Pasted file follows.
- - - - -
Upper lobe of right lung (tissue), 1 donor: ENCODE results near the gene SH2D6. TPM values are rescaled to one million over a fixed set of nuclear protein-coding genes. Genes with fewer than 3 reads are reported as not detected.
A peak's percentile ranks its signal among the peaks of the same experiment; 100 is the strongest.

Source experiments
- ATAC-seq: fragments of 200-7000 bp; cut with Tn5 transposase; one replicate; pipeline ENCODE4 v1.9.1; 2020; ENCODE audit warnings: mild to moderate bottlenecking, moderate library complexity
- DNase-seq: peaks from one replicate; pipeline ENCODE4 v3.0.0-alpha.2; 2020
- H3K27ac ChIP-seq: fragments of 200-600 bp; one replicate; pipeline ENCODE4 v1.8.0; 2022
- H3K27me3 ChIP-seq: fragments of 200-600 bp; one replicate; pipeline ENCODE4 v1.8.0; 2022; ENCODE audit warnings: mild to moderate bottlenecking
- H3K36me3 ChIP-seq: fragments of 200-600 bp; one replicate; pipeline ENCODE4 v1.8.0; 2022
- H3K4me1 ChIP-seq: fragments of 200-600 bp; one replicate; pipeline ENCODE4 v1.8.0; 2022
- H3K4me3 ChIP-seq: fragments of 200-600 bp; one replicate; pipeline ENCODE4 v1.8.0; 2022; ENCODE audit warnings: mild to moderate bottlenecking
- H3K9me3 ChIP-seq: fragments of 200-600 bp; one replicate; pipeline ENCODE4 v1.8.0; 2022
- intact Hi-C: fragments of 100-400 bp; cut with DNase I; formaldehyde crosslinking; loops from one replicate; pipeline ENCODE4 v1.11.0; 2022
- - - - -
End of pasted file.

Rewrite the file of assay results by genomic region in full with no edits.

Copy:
Upper lobe of right lung (tissue), 1 donor: ENCODE results near the gene SH2D6. TPM values are rescaled to one million over a fixed set of nuclear protein-coding genes. Genes with fewer than 3 reads are reported as not detected.
A peak's percentile ranks its signal among the peaks of the same experiment; 100 is the strongest.

Source experiments
- ATAC-seq: fragments of 200-7000 bp; cut with Tn5 transposase; one replicate; pipeline ENCODE4 v1.9.1; 2020; ENCODE audit warnings: mild to moderate bottlenecking, moderate library complexity
- DNase-seq: peaks from one replicate; pipeline ENCODE4 v3.0.0-alpha.2; 2020
- H3K27ac ChIP-seq: fragments of 200-600 bp; one replicate; pipeline ENCODE4 v1.8.0; 2022
- H3K27me3 ChIP-seq: fragments of 200-600 bp; one replicate; pipeline ENCODE4 v1.8.0; 2022; ENCODE audit warnings: mild to moderate bottlenecking
- H3K36me3 ChIP-seq: fragments of 200-600 bp; one replicate; pipeline ENCODE4 v1.8.0; 2022
- H3K4me1 ChIP-seq: fragments of 200-600 bp; one replicate; pipeline ENCODE4 v1.8.0; 2022
- H3K4me3 ChIP-seq: fragments of 200-600 bp; one replicate; pipeline ENCODE4 v1.8.0; 2022; ENCODE audit warnings: mild to moderate bottlenecking
- H3K9me3 ChIP-seq: fragments of 200-600 bp; one replicate; pipeline ENCODE4 v1.8.0; 2022
- intact Hi-C: fragments of 100-400 bp; cut with DNase I; formaldehyde crosslinking; loops from one replicate; pipeline ENCODE4 v1.11.0; 2022